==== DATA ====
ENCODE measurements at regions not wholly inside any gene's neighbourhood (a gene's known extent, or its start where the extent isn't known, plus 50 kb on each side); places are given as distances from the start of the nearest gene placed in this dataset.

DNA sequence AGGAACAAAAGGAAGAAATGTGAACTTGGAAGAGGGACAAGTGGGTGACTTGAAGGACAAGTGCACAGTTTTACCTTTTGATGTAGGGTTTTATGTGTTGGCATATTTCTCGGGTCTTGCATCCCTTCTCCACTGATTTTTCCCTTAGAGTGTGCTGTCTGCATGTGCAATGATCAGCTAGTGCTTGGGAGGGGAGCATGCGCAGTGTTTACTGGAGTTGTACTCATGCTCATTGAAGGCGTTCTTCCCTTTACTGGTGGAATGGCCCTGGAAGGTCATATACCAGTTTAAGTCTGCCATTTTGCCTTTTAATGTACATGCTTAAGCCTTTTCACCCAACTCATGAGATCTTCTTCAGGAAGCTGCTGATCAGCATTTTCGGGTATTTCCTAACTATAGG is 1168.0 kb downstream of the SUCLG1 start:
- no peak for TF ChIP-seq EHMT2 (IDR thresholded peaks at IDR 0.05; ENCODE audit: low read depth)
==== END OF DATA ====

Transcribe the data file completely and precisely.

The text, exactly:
ENCODE measurements at regions not wholly inside any gene's neighbourhood (a gene's known extent, or its start where the extent isn't known, plus 50 kb on each side); places are given as distances from the start of the nearest gene placed in this dataset.

DNA sequence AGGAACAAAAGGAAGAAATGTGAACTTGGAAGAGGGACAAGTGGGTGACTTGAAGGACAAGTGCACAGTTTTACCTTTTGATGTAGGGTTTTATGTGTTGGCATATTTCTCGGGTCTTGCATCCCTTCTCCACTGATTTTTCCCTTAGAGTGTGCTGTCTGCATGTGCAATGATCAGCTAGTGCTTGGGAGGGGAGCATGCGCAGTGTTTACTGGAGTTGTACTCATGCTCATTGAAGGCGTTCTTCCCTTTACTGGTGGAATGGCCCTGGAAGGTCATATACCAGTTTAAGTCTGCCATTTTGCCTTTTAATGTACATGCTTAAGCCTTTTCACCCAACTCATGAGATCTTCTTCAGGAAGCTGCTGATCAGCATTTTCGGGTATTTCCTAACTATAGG is 1168.0 kb downstream of the SUCLG1 start:
- no peak for TF ChIP-seq EHMT2 (IDR thresholded peaks at IDR 0.05; ENCODE audit: low read depth)